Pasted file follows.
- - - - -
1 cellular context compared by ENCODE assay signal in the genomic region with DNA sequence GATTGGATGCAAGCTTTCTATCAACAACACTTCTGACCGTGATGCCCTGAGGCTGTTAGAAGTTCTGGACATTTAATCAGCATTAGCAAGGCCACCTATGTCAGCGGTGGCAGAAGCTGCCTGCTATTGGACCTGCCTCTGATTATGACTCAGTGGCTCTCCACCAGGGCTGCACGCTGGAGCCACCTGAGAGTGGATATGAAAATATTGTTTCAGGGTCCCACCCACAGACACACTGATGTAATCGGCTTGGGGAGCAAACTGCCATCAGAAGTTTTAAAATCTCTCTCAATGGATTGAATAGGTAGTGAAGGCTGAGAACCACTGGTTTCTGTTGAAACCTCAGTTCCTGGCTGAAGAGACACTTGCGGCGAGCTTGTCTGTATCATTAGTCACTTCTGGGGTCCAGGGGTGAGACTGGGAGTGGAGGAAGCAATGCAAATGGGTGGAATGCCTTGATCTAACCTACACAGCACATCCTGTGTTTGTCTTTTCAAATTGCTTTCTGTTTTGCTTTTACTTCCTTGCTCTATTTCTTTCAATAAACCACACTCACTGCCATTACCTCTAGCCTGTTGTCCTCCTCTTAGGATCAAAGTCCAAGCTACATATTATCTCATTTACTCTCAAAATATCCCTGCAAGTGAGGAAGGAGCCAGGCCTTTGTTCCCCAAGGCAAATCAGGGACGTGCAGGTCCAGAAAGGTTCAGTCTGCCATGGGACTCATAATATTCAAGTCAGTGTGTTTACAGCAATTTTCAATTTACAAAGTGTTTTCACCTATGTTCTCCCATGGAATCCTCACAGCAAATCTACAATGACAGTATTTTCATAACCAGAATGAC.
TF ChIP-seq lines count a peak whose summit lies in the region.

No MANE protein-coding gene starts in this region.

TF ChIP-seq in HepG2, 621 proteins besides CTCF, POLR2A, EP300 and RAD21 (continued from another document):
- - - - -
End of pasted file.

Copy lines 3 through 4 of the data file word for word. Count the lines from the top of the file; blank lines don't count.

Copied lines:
No MANE protein-coding gene starts in this region.

TF ChIP-seq in HepG2, 621 proteins besides CTCF, POLR2A, EP300 and RAD21 (continued from another document):